Time Management Beneficial to Students
By Mary Madelyn Broom
At Oak Hall School, many students are involved with more than just the average school day, which leads to lots of time filled with various activities. It is a blessing to have all of the opportunities available at Oak Hall, but it also begs the question of what is too much for students, and what skills do students need to be able to manage any available time? Oak Hall Upper School student, Kenzie*, appreciates the skills that she is learning at school, but feels overwhelmed with the responsibilities put on her. “I put a lot of pressure on myself,” she said. She also noted that she understands that her time at Oak Hall is preparation for the real world, but wished there was a better way for students to not only learn the material and understand the workload, but to learn the techniques to be able to handle the numerous daily assignments and studying of materials nightly. Kenzie recalls her previous school year, which she described as “really stressful” due to the increasing importance on grades. Despite all of the stress endured, Kenzie feels prepared for college and now has a better appreciation for the available time that she does have. “I’ve started reading more during my free time,” she mentioned.
Upper School Learning Specialist Michael Fernandes believes that “getting and staying organized is one of the best ways for students to manage time.” He agrees that students are experiencing “more and more stress as college admission has become increasingly competitive” but hopes to alleviate that stress by helping students. Beyond basic skills of organizing and time management, Fernandes emphasizes one of the most important skills a student can learn is self-discipline, because it renders all other skills useless without it. If you are just starting on your lesson to managing time well, Fernandes suggests beginning with small steps, such as using a folder system to keep track of assignments or a planner system to mark dates for events with deadlines.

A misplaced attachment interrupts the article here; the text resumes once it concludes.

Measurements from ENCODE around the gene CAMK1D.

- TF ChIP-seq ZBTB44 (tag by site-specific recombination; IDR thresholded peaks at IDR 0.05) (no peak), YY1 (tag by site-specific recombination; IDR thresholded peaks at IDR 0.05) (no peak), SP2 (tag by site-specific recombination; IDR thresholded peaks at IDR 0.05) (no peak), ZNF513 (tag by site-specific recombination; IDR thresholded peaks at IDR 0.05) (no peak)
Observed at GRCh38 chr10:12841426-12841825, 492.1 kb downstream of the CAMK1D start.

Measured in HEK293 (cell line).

For parents who want to help their children learn the skills of time management, Fernandes advises that they can “help develop time management in their children in a variety of ways” including:
- Sitting down with their child to discuss age-appropriate time management.
- Pointing out to their children potential pitfalls they might experience in trying to manage their time.
- Acting as a guiding force, periodically checking in with their children to see how they are doing with time management, making sure to give them enough room to make some mistakes and then learn from them.
For students, the key to dealing with stress is “to not suffer in silence,” Fernandes said. If you are dealing with a busy few days, taking the time to settle your mind with a few breaths or quiet minutes, as both techniques can work wonders. If the stress feels more significant and overwhelming, Fernandes encourages students to “let a trusted adult know about their situation” because they will have more resources to help.
*Names have been changed to protect the privacy of those interviewed